One of Foreign Policy's bloggers completely missed the point when he remarked about the ruckus:
All it takes is a few crazy people to command public debate. Which, if you think about it, is pretty nuts. When, exactly, did U.S. leaders become obligated to comment on the actions of a few nutballs?
Wrong! What IBAKD teaches us is that all it takes to command public debate is a few crazy people plus Twitter and Facebook. Fortunately, the WaPo is on top of the situation and has a great article today about what we might call Publicity Stunts 2.0, or, how social media is indispensable to creating an international incident today.
From the WaPo:
On the afternoon of July 12, the Rev. Terry Jones fired off a series of messages on Twitter, decrying Islam as fascism and President Obama's support for a new Kenyan constitution that could permit abortion and codify Islamic law. His final one for the day said this: 9/11/2010 Int Burn a Koran Day.
With that abbreviated declaration, the fringe pastor from Gainesville, Fla., began a crusade that two months later culminated in deadly riots in Afghanistan, threats from jihadists and pleas from world leaders that Jones call off his inflammatory stunt.
-- snip --
Two days after Jones sent his tweet and started a Facebook group, an organization that monitors news about Islam rang the first alarm bell. EuroIslam.Info, a collection of news and analysis headed by a Harvard professor of divinity, picked up the Dove World mission statement - "To bring to awareness to the dangers of Islam and that the Koran is leading people to hell" - and posted it on its "Islamaphobia Observatory" section. By July 21, the Council on American-Islamic Relations was calling for Koran education sessions to refute the burnings.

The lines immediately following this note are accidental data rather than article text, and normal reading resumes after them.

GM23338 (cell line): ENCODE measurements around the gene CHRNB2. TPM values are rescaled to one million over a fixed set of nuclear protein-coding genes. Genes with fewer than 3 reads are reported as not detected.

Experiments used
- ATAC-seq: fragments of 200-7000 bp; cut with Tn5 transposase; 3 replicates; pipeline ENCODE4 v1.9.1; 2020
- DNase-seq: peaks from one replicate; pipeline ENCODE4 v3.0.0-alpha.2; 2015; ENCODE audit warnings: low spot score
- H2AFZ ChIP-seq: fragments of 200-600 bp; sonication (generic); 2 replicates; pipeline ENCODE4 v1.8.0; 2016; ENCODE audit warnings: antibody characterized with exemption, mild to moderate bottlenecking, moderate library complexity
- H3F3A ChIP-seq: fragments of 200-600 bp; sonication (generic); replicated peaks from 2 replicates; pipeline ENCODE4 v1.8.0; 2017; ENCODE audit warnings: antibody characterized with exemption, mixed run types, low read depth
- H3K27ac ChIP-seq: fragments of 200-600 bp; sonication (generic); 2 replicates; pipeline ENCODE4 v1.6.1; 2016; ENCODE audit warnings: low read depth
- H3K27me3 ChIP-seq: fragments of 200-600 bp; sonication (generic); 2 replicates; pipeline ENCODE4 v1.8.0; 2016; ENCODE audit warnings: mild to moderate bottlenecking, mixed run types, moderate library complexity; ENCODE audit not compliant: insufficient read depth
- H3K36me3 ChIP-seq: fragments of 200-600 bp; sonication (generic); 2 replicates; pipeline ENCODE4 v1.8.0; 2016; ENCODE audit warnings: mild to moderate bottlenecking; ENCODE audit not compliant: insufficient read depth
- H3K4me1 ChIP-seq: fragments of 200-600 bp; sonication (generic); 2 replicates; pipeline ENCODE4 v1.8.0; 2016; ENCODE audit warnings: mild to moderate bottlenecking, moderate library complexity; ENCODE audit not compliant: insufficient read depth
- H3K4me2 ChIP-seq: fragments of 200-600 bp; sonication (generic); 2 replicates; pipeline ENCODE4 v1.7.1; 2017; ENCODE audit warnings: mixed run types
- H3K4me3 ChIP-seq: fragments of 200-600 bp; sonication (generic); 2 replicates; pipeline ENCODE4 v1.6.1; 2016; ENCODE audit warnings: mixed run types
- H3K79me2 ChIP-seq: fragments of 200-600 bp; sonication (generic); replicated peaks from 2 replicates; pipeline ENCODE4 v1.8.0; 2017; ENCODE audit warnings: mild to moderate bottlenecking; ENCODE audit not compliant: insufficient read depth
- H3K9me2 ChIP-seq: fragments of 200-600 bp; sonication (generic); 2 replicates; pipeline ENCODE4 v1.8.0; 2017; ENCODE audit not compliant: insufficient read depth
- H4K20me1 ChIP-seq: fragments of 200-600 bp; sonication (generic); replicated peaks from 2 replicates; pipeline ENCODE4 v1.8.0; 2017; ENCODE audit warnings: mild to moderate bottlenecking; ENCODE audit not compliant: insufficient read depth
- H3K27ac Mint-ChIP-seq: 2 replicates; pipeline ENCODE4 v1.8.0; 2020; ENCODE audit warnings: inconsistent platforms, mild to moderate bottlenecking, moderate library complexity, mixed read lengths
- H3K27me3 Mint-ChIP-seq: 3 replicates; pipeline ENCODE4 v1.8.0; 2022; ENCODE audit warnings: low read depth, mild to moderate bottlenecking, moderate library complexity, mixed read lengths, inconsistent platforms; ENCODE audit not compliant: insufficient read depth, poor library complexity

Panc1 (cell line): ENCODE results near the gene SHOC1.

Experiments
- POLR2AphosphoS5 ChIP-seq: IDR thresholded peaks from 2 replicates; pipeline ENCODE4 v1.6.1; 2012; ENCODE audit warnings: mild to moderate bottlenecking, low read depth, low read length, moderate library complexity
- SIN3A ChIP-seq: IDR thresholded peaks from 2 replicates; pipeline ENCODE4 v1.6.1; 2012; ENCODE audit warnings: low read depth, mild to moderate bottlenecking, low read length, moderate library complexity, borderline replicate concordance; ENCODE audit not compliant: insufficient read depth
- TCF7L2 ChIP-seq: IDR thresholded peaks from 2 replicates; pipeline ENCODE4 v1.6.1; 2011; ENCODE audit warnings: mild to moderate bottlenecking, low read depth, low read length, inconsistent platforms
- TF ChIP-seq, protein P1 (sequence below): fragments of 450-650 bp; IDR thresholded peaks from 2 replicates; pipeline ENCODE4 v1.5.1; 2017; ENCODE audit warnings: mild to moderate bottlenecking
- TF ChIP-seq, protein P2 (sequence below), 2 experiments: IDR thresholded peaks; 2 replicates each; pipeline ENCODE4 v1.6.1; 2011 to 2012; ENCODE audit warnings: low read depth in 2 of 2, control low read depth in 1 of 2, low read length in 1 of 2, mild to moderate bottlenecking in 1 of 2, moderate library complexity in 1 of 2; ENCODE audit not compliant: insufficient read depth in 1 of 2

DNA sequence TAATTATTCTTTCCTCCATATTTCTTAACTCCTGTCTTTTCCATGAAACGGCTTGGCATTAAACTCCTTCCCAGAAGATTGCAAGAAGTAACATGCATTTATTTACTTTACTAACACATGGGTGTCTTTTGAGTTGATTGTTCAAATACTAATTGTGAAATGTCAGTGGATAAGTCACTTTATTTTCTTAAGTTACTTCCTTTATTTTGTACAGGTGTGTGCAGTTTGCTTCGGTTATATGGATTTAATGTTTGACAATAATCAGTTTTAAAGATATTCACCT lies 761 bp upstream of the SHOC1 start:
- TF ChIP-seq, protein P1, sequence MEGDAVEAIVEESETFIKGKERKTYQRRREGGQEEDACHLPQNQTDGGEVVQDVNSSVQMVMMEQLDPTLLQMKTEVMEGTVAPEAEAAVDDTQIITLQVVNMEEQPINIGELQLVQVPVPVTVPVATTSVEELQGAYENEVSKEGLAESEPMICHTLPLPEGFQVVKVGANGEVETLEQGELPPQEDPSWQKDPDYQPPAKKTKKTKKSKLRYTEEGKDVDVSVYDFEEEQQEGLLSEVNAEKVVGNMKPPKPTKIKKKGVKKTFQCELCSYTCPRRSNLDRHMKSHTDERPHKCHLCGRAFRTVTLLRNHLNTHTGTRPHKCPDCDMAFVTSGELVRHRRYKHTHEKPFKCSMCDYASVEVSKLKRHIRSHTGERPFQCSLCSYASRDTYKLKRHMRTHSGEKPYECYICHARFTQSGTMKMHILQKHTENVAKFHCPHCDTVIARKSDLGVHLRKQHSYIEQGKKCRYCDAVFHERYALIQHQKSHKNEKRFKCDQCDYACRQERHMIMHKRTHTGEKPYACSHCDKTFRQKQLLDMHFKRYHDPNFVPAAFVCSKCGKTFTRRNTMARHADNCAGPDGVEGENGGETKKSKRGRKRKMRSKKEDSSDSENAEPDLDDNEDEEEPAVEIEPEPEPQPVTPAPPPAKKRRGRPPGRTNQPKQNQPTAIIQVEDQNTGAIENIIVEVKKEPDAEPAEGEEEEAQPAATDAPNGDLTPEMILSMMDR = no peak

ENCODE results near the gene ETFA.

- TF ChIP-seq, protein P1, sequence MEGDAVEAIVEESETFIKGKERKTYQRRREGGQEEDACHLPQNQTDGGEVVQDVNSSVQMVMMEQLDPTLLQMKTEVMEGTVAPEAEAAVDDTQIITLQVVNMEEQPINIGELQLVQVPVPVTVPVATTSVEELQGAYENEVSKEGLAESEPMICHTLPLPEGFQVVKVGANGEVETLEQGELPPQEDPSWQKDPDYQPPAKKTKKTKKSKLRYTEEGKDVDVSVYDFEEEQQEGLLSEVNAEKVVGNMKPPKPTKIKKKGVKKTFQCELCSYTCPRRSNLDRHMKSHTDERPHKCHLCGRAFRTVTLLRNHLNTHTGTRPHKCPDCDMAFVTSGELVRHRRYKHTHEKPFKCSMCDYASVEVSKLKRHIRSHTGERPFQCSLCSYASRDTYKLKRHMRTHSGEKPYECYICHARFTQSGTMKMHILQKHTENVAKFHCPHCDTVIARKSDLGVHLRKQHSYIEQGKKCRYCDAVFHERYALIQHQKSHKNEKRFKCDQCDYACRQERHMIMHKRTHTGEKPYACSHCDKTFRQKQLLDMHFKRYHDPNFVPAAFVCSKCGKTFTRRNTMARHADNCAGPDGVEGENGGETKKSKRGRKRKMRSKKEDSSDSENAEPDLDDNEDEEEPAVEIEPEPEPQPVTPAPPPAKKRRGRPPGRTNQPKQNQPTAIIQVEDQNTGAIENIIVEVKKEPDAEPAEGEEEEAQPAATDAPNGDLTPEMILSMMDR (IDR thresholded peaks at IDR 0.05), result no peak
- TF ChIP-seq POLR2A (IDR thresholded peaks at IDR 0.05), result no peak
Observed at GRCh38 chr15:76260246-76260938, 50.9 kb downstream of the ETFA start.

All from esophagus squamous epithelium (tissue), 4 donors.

On July 23, Jones was tweeting about having more than 700 Facebook friends for his International Burn a Koran group ... Still, the stunt caused little commotion domestically, even as senior officials within the FBI, the State Department and military intelligence watched warily for the news to inflame sentiment in the Middle East and Asia.
-- snip --
About the same time, in early August, Muslim Facebook users began receiving chain messages asking them to join groups formed to decry the plan to burn copies of Islam's holy book.
Shakir Stanikzai, 29, of Kabul was one of them. He said the issue didn't spark widespread anger in Afghanistan until about a week ago, after news media outlets in Muslim countries replayed that first Jones television interview, which also circulated on the Internet.
Notice how social media was indispensable to both sides in this conflict. The foreign Muslim opposition to IBAKD organized itself via Facebook and e-mail, the same way Jones organized his 700 fiery friends. Interest groups such as the Council on Islamic-American Relations played a role in Washington, but it was spontaneous virtual networks that called people to the streets in Afghanistan.
Next, General David Petraeus, commander of U.S. and coalition forces in Afghanistan, further elevated public attention when he appealed for cancellation of IBAKD during an interview with the Wall Street Journal. Today's WaPo story quotes an official close to Petraeus who "said Petraeus didn't dwell on whether weighing in on the issue could backfire by amplifying the reach of the story" because he saw it as a matter of force protection.
Huh? You would think that General Petraeus would have a crack media adviser who would make him dwell on exactly that. As in, "you do realize, General, that you might create the very reaction that you fear if you discuss IBAKD during a press interview?" What's up with that? Did he retain the same media advisers who worked for his predecessor and green-lighted that famous interview with Rolling Stone?
The WaPo points out that within days of Petraeus's interview even more senior U.S. officials weighed in:
Pleas for an end to the Koran-burning plan came in short order from the highest levels: Secretary of State Clinton; Defense Secretary Robert M. Gates, who made a curt call Thursday to Jones; and Obama.
It started with one little tweet from a pastor who was unknown outside of his 50-some person congregation, and before it was over, Cabinet officials were calling him in person and the President himself was making public appeals.
To answer Foreign Policy's question: when did U.S. leaders become obligated to comment on the actions of a few nutballs? When those nutballs learned how to use social media to have an effect all out of proportion to their numbers. And, I might add, when one of those U.S. leaders joined the fracas without giving much thought to whether or not his actions might backfire.